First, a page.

A 'seamless' Scouting program

To achieve Boy Scouting's highest rank, a boy must stay in Scouting long enough to complete the advancement trail to Eagle—a journey which for many begins as a 7-year-old Tiger Cub.

A multifaceted effort to increase the number of boys who complete the transition from Tiger Cubs to Cub Scouts to Boy Scouts to Venturers was a major focus of the Scouters' Luncheon.

Southern Regional Director Parvin Bishop introduces Brent Reynolds and his family to a luncheon audience. The Scout from Gilmer, Tex., received an Honor Medal With Crossed Palms for heroism in saving his sister, Meagan Oller (far right), from a house fire.

New videos for parents and unit and district leaders emphasize a seamless transition from Webelos Scouting to Boy Scouting. And they reinforce the concept of a seamless Scouting program, in which transition to the next level is a regular (and vital) step in a boy's receiving the full benefit of Scouting's leadership and character-building program.

A seminar on traditional membership gave more information on this emphasis. The gathering was one of six seminars and 16 workshops that provided Scouters with opportunities to learn more about the programs and share ideas with other volunteers.

Scouters previewed a new BSA video that provides a detailed orientation for new Cub Scout parents, especially those who are unfamiliar with Scouting's purposes, methods, and organization.

"We want to introduce 'the family of Scouting,'" explained Bill Garrison, vice chairman of the national Cub Scout Committee. "[Parents] will bring their Tiger Cub with the understanding that they are joining a Cub Scout pack, where they will be for a number of years, but then they are going to graduate into Boy Scouting, and then into Venturing ... [and although] the orientation tape doesn't tell a lot about the other programs, we want to introduce the idea that [Scouting participation] is a lifelong commitment."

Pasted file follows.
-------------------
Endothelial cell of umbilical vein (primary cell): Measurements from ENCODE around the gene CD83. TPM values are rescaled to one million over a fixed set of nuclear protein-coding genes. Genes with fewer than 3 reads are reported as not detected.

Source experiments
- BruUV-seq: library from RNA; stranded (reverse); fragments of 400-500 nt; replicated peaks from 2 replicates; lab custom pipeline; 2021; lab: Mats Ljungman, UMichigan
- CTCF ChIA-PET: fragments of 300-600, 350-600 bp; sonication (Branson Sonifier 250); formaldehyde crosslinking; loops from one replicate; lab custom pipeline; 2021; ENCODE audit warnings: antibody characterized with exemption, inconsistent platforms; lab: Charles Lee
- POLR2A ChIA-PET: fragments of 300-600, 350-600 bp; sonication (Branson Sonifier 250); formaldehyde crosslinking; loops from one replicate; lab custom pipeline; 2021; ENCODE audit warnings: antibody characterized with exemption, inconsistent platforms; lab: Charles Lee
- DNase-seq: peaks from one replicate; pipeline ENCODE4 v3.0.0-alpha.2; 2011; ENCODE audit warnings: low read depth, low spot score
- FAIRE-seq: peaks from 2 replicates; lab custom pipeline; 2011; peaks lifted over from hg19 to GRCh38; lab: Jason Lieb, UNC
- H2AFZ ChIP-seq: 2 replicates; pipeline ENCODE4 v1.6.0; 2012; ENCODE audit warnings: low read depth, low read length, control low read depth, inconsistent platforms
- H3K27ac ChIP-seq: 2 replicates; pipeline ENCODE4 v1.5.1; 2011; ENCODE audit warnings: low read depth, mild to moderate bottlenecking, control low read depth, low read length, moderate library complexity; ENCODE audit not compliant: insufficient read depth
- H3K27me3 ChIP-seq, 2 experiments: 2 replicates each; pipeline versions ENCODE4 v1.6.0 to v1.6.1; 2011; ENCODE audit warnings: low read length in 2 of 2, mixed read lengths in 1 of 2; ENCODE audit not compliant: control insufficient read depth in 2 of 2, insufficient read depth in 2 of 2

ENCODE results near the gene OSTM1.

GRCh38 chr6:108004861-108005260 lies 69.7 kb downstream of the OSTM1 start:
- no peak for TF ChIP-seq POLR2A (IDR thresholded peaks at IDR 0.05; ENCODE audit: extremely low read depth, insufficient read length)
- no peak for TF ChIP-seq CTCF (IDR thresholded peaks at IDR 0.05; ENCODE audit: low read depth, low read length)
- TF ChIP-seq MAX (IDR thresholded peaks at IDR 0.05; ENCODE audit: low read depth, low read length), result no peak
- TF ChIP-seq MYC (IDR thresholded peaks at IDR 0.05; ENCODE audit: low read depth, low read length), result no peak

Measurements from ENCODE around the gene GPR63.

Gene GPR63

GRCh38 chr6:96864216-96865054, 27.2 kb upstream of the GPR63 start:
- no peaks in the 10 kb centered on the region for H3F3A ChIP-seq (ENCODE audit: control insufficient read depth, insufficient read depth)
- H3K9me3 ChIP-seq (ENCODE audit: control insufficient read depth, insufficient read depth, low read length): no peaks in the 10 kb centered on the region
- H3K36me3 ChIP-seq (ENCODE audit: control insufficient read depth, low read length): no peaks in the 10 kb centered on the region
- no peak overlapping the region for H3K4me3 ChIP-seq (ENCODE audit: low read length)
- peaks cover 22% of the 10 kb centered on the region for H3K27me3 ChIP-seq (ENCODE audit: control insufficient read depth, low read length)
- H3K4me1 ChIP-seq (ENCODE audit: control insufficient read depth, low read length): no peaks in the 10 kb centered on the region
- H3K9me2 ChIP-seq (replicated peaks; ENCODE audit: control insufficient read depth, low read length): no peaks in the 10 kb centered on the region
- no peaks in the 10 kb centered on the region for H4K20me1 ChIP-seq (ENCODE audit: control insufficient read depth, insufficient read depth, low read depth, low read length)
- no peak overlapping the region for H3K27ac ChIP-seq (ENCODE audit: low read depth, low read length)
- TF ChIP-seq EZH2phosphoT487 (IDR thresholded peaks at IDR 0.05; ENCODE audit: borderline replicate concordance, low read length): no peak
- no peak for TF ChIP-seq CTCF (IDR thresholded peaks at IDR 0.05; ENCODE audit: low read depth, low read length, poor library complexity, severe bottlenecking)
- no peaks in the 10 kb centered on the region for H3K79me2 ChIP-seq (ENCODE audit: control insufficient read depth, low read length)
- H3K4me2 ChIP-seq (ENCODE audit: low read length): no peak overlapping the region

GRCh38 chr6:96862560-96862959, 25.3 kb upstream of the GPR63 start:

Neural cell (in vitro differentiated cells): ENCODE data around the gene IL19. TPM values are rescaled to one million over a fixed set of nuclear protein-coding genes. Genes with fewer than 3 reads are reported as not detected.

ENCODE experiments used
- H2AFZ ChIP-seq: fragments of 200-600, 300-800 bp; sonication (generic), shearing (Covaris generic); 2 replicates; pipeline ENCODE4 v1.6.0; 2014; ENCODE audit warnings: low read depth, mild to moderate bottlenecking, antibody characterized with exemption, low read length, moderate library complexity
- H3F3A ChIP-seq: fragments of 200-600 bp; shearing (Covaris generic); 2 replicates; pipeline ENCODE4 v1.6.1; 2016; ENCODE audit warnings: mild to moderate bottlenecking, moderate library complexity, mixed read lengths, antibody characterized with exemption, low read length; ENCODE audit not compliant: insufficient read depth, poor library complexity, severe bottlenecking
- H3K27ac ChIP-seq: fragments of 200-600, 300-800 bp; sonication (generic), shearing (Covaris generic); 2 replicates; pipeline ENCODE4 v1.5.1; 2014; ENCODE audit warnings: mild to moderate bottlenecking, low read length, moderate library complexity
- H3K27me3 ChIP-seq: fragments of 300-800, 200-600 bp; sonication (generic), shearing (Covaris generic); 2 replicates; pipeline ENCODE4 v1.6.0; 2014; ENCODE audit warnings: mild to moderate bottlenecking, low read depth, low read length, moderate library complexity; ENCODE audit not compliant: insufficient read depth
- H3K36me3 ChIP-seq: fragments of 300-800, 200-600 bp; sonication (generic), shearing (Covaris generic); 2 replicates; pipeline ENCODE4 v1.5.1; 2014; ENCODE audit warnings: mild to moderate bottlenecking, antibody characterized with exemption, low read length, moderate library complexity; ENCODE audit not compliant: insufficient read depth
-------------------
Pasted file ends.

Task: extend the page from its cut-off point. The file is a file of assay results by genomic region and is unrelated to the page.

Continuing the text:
Exhibit visitors met Venturing's new national president, Kate Knuth (second from right), and regional presidents Kelly McGovern (Northeast), Daniel Brunstein (Western), and Wes Miller (Southern).

Other seminars focused on critical issues in the BSA's National Strategic Plan 1998-2002. These included volunteer and professional leadership, endowment campaigns, operating income (Friends of Scouting campaigns), Scoutreach programs, and marketing.

In the Scoutreach seminar, Scouters heard a detailed presentation of the Chickasaw Council's innovative partnership with the University of Memphis and the Day Foundation. Scholarships are provided to local college students who agree to serve as pack and troop leaders in urban neighborhoods. The five students involved in the program's first year have made possible the creation of 10 troops and 10 packs and the participation of 550 youth. [An article on this program will appear in a future issue of Scouting.—Ed.]

Elective workshops featured topics that ranged from Venturing, Learning for Life, and Cub Scout camping to Internet technologies, risk management, and council commissioner leadership.

In the exhibit area, Scouters visited with representatives from the National Council and other sources to learn about all areas of Scouting. Displays included the latest merchandise from the Supply Division; details on Cub Scouting, Boy Scouting, Venturing, and high adventure programs; resources available from Risk Management, Health and Safety, Council Services, and Finance Support; new developments at the National Scouting Museum; and a sampling of the best of Boys' Life.

'A phenomenal year'

Chief Scout Executive Ratcliffe cited progress on critical issues.

The third evening featured a special dinner honoring Chief Scout Executive Jere B. Ratcliffe, retiring after 41 years as a professional Scouter. (See "The Jere Ratcliffe years" for a summary of the achievements during Ratcliffe's tenure as Chief Scout Executive.)